Abe signals willingness for summit with Korea, China

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Abe signals willingness for summit with Korea, China


President Park Geun-hye and Japan’s Prime Minister Shinzo Abe prepare to watch a traditional welcome performance at the G-20 leaders summit in Brisbane on Saturday. [REUTERS/NEWS1]

Prime Minister Shinzo Abe told President Park Geun-hye on the sidelines of the G-20 leaders’ summit in Australia that he was on board for a summit among leaders of Korea, Japan and China, according to Japanese media reports.

The Yomiuri Shimbun and other Japanese newspapers said that Park and Abe exchanged words briefly after a Group of 20 leaders’ dinner in Brisbane Saturday, citing a Japanese government official.

The two leaders held their first conversation since March last week in Beijing while seated next to each other at a dinner at the APEC meeting. Hours earlier, Abe held his first summit with President Xi Jinping.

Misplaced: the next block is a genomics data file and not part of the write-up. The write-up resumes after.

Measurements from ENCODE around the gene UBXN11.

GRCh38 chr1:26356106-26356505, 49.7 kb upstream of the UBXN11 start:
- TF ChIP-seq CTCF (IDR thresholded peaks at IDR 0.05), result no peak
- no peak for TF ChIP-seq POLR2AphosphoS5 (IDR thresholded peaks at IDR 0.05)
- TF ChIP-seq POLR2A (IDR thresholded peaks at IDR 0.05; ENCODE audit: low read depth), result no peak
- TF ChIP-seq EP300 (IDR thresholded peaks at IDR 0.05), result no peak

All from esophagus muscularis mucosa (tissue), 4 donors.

Park has refused a one-on-one summit with Abe, demanding that his government show a sincere attitude towards resolving the issue of the Japanese military’s sexual enslavement of girls and women before and during World War II.

But on Thursday, Park proposed a trilateral foreign ministers’ summit during the ASEAN+3 meeting in Myanmar to prepare for a threeway summit of the leaders of Korea, China and Japan, suggesting a thaw in the ongoing diplomatic freeze.

In Brisbane on Saturday, Park and Abe talked after a G-20 dinner and the Asahi Shimbun reported that they were seen nodding and smiling at each other.

The Blue House is working at ironing out a Korea-China-Japan foreign ministerial talk as early as the end of the year.

But despite movement on the diplomatic front, Korea and Japan are still at odds over territorial and historical issues.

The most recent manifestation was Japan’s refusal to allow veteran Korean singer Lee Seung-chul into the country last week, which prompted the Ministry of Foreign Affairs to lodge a formal complaint to Tokyo.

Seoul and the singer claim the action was prompted by his performance on the Dokdo islets in the East Sea in August, which Japan claims under the name Takeshima.

Tokyo has yet to give a clear explanation as to why Lee was denied entry.

BY SARAH KIM [sarahkim@joongang.co.kr]
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